Intraoperative cell salvage in ruptured abdominal aortic aneurysms

Umberto Marcello Bracale, Felice Pecoraro, Guido Bajardi, Porcellini, Davide, Porcellini, Bracale, Davide, Del Guercio

Research output: Contribution to journalArticle

Abstract

Aim. The aim of this study was to evaluate the impact of intraoperative cell salvage (ICS) on the early outcome after open repair (OR) of ruptured abdominal aortic aneurysm (rAAA).Methods. This is a retrospective review of 73 consecutive patients who underwent emergency OR of infrarenal rAAA with ICS between 2005 and 2008 (Group I), compared to 51 repairs from 2002-2004 with no ICS (Group II). In addition, a transfusion protocol of platelets and fresh frozen plasma (FFP) administration on admission and during surgery was adopted in patients in Group I to maintain coagulation competence.Results. ICS reduced bank blood demand by 63.6% (from 11 to 4 units, P<0.001) compared to controls, and had a strong impact on rates of postoperative complications (P=0.05), or death (43.8% vs. 52.9%, P<0.05) or in-hospital LOS (P<0.07) in these patients. Patients surviving in Group I had significantly higher postoperative haemoglobin level (11.5 vs. 9.6 g/dL, P<0.05) and platelet count (267 vs. 95 x 109 L, P<0.001 ), a shorter APTT (31 s vs. 47 s, P<0.05) and a lower INR (1.3 vs. 2.1, P<0.01) than patients who died postoperatively. ICS volume was significantly higher in patients with suprarenal aortic clamping and in those who had bifurcated grafting reconstruction (P<0.05), but amount of red blood cells (RBC) collected did not influence outcome.Conclusion. These results suggest that intraoperative cell salvage, minimizing perioperative homologous blood transfusion, is an important determinant of outcome after rAAA repair. Combined administration of balanced blood components may contribute to improve the survival of the patients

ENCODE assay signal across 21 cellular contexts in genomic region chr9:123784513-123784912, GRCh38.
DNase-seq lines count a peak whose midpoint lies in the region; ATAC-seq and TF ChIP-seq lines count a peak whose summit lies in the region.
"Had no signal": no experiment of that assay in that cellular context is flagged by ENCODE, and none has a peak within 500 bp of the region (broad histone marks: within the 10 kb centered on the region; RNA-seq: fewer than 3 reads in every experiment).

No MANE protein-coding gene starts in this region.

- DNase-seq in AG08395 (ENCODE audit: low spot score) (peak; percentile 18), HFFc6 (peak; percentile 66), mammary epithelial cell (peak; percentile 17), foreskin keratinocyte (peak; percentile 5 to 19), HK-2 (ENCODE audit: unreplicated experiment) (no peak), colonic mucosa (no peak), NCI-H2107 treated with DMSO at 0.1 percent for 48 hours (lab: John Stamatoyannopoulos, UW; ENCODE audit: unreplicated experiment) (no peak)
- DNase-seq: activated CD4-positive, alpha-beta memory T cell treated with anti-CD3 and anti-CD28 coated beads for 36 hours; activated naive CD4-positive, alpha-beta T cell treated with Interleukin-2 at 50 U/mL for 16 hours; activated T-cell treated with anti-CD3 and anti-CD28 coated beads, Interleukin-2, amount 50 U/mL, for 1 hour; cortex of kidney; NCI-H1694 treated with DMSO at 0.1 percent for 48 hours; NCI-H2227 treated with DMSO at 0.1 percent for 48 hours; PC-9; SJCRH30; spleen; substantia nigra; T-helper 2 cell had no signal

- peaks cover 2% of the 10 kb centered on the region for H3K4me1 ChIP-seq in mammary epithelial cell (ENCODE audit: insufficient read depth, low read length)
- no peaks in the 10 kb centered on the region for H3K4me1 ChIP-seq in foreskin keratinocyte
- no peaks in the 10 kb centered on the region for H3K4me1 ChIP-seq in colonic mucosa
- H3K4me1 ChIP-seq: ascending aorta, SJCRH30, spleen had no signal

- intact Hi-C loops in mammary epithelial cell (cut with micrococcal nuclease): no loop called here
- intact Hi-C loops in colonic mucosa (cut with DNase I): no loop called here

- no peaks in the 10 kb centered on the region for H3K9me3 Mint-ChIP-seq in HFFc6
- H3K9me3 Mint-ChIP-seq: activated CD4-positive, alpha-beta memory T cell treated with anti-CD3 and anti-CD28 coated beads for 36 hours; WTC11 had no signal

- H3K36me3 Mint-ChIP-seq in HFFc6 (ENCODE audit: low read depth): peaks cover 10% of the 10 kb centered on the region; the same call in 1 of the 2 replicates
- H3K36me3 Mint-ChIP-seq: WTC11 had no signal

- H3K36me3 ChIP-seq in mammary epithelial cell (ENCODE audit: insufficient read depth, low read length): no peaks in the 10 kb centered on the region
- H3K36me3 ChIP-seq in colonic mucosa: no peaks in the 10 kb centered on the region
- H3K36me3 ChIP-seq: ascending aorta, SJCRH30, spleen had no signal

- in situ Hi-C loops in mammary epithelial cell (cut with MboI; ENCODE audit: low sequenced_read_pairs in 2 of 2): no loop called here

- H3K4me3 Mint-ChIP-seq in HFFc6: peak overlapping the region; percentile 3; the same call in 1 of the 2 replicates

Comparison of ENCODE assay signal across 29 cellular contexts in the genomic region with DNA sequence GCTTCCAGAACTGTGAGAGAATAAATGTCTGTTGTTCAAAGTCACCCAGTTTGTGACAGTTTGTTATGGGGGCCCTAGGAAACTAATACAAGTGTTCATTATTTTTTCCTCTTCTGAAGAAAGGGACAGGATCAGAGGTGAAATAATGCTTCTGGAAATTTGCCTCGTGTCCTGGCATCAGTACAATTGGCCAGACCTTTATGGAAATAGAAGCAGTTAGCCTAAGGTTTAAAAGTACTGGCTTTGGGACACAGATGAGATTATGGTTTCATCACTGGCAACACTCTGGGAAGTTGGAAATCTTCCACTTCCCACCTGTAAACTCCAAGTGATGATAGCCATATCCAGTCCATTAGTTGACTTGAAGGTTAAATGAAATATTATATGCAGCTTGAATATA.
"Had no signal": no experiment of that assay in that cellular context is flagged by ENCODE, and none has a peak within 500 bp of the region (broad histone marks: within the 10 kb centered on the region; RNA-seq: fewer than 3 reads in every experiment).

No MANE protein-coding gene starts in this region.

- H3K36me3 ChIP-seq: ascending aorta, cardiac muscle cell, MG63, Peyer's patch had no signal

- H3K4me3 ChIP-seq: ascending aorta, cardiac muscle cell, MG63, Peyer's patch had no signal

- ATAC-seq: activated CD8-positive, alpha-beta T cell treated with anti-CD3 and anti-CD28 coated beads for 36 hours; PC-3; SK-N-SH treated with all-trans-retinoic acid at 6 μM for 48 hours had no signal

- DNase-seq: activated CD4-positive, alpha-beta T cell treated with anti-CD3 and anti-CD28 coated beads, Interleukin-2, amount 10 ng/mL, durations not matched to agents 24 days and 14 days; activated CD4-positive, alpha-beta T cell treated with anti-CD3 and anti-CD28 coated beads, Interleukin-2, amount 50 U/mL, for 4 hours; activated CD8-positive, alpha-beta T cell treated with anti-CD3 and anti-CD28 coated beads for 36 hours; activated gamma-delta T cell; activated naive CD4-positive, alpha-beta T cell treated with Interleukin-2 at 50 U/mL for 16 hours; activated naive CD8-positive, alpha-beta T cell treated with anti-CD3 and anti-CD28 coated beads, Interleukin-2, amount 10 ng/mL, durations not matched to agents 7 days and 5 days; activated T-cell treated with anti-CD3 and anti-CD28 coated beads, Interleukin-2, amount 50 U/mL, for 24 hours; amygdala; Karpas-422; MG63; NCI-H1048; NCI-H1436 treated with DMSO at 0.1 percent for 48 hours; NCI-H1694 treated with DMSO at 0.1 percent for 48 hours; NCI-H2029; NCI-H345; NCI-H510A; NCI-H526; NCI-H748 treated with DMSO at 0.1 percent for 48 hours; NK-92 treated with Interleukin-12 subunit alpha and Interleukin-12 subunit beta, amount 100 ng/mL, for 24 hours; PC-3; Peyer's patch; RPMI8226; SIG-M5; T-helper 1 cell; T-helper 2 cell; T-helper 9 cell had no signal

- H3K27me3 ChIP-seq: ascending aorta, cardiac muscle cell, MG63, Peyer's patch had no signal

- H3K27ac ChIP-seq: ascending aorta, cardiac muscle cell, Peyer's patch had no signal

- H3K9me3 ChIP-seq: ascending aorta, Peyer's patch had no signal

Original languageEnglish
Pages (from-to)271-275
Number of pages5
JournalItalian Journal of Vascular and Endovascular Surgery
Volume17
Publication statusPublished - 2010

All Science Journal Classification (ASJC) codes

  • Surgery
  • Cardiology and Cardiovascular Medicine

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